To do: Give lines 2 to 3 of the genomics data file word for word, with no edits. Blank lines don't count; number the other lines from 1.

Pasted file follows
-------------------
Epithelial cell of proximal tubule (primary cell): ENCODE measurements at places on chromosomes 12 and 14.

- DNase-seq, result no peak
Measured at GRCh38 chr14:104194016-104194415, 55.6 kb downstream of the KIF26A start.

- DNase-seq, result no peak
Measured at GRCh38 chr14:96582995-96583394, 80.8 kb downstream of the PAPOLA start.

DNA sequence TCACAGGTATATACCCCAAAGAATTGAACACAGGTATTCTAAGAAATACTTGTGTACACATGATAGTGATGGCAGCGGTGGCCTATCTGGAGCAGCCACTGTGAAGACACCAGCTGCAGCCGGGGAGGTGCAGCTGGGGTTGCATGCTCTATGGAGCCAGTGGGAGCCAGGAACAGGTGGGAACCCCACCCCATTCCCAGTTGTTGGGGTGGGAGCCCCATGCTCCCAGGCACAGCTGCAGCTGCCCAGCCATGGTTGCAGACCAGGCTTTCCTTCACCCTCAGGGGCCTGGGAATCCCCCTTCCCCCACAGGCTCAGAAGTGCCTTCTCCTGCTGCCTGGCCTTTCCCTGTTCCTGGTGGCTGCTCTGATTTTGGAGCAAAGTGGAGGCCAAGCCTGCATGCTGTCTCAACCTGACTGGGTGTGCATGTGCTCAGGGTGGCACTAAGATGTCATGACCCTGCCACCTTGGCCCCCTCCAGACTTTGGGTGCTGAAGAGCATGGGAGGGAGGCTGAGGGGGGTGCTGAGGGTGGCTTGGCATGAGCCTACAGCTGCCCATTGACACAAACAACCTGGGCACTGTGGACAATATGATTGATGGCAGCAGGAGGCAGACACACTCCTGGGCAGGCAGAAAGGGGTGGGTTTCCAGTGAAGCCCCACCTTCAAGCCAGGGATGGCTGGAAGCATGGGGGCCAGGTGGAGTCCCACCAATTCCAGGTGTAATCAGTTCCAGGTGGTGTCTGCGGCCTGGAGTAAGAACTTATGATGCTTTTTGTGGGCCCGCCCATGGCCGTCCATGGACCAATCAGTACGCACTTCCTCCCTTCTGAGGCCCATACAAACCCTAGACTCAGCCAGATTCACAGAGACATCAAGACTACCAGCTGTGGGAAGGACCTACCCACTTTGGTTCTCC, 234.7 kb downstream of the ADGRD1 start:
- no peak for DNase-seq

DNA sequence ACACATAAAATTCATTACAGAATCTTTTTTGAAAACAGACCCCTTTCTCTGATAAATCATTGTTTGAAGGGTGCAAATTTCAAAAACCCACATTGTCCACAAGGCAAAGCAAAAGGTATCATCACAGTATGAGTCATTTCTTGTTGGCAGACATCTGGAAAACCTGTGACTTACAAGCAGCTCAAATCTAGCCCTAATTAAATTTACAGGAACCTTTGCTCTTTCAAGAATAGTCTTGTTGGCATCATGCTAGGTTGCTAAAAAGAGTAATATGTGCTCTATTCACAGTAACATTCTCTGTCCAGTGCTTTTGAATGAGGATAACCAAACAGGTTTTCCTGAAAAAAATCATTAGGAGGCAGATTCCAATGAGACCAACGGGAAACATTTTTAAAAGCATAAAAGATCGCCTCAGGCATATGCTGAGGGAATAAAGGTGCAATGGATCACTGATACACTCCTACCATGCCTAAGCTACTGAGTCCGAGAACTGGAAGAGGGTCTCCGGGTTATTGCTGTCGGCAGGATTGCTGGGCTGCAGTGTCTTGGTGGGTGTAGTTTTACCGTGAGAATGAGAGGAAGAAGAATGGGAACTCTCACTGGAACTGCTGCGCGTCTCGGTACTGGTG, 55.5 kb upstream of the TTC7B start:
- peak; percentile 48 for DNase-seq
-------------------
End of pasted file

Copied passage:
- DNase-seq, result no peak
Measured at GRCh38 chr14:104194016-104194415, 55.6 kb downstream of the KIF26A start.